DESCRIPTION OF THE SOCIETY
Anyone may join the History of Science Society. It has members in university, college, and high-school, departments of history and science, in museums of science and technology, in government agencies, in archives, libraries, and foundations, in the medical, scientific, and engineering professions, and among interested amateurs. Today it is both a learned society and a professional association serving over 3,700 individual members and institutions around the world.
Publications enable the Society to carry out its primary role of advancing research and teaching in the history of science. The Society was incorporated in 1924 to secure the future of Isis, the international review that George Sarton (1884-1956) founded in Belgium in 1912. The four quarterly issues of Isis each year contain editorials, scholarly articles, essay reviews, book reviews, research notes, documents, discussions, and news of the profession. The fifth number of each volume, the Isis Current Bibliography, lists over 3,500 publications in all aspects of the history of science. The Guide to the History of Science is issued periodically to all members of HSS. Since 1971, the Society has also circulated a quarterly Newsletter, which provides not only news of the Society, but also information on professional meetings, announcements of fellowships, prizes, and awards, a list of books received by Isis, and notices of employment opportunities. In 1985, the Society revived its research journal Osiris. Founded by George Sarton in 1936 as a companion to Isis, Osiris is now devoted to the thematic volumes on topics of wide interest to the history of science community. The Society also publishes or sponsors other research and teaching tools in the field such as the Isis Cumulative Bibliography, the Dictionary of Scientific Bibliography, and Topical Essays for Teachers.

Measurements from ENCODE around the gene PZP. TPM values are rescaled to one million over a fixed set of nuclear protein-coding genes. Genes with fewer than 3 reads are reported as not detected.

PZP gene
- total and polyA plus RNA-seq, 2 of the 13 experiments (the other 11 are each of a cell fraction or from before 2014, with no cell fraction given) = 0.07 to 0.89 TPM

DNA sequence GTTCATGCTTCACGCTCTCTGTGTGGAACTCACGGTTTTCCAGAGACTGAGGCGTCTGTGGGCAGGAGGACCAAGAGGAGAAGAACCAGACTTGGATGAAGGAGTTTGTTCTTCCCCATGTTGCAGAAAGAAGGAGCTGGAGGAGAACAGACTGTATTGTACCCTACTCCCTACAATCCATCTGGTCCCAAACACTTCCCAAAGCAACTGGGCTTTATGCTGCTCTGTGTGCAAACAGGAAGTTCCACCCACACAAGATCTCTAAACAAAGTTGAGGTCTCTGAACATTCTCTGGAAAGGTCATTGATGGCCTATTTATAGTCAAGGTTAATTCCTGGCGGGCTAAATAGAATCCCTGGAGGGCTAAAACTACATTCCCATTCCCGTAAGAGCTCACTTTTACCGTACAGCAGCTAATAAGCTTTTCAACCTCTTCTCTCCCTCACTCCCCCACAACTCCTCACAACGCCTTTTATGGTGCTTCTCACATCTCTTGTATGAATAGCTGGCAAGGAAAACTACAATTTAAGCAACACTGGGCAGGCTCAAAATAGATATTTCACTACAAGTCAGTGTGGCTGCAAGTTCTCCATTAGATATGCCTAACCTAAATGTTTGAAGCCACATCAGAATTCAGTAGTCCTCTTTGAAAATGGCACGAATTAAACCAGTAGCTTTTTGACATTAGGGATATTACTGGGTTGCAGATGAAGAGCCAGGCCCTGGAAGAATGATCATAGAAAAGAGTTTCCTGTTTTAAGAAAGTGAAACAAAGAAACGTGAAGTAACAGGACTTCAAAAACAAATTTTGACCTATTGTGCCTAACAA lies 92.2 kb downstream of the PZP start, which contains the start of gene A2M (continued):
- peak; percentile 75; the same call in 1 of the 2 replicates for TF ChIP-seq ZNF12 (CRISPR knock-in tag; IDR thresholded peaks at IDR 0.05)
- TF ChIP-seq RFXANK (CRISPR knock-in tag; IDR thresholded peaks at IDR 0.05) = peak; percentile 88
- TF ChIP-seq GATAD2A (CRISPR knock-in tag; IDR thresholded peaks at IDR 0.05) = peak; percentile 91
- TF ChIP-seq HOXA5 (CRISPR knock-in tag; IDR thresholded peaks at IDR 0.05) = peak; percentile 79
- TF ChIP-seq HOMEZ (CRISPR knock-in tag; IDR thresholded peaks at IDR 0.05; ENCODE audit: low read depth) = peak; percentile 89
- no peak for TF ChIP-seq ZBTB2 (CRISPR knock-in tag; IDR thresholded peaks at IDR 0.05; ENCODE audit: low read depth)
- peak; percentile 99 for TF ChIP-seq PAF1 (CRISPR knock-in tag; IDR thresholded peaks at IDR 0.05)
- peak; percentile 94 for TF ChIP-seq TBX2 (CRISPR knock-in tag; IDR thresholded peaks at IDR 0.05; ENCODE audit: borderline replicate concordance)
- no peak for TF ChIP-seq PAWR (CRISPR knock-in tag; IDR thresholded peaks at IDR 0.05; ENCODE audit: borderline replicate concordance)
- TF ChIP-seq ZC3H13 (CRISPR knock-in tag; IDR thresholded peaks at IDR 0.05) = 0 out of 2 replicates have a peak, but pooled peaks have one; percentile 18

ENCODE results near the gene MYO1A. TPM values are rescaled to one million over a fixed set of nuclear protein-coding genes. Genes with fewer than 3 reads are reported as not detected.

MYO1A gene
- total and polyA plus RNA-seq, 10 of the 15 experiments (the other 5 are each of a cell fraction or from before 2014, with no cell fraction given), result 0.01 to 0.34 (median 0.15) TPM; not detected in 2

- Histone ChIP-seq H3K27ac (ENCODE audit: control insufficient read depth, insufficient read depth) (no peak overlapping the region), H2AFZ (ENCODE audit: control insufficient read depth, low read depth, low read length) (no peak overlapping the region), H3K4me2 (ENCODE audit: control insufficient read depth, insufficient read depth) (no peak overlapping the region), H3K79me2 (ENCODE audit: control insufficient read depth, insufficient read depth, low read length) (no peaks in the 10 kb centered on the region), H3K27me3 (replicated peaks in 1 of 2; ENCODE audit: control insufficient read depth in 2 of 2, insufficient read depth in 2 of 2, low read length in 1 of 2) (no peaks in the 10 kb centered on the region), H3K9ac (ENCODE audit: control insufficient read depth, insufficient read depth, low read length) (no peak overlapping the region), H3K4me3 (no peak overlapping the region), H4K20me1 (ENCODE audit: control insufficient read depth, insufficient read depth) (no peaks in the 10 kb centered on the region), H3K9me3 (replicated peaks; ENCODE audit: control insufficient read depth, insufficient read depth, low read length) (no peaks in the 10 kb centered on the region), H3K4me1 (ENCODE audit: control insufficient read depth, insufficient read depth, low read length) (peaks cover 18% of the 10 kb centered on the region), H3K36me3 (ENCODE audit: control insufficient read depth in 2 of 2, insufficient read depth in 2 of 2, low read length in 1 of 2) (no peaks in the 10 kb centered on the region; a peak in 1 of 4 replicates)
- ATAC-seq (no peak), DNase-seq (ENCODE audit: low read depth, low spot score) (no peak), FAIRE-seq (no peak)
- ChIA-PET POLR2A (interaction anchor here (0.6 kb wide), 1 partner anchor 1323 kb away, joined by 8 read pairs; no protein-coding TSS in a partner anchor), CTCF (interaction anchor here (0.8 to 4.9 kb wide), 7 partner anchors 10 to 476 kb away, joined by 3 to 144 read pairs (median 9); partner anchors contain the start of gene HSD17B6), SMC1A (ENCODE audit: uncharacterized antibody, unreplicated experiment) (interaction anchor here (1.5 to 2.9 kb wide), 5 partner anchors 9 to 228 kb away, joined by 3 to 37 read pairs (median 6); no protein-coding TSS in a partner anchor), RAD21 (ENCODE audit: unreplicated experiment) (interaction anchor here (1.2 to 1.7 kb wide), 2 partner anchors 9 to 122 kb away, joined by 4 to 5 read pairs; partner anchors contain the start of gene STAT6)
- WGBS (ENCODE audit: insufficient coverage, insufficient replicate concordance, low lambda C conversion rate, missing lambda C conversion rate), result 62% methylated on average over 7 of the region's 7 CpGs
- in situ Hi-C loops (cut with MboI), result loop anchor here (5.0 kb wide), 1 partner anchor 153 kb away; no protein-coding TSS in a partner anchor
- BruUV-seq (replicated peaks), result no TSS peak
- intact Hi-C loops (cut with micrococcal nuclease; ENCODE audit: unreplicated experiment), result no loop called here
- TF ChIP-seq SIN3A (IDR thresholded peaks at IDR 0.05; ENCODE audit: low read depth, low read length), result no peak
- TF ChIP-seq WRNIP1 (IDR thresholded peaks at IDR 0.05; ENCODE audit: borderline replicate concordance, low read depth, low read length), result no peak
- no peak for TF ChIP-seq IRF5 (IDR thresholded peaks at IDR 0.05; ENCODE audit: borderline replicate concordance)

The regular, formal set of communications is complemented by the Society's meetings. In recent years the annual meeting has involved eight concurrent sets of sessions, spread over two and a half days, on topics from ancient times to the present, from the pharmacopoeia of Galen to the politics of space science in the 1990s. The elected Council of the Society holds a regular sessions in conjunction with each annual meeting.
The Society is an international organization with nearly thirty-five percent of its regular members residing outside of the United States. It also represents North American historians of science in various ways: it fosters cooperation with government agencies and private foundations concerned with science and the role of science in society both directly and through affiliation with the American Council of Learned Societies and the American Association for the Advancement of Science; and its members serve on the U.S. National Committee of the International Union for the History and Philosophy of Science.
(Adapted from the 1992 Guide to the History of Science)
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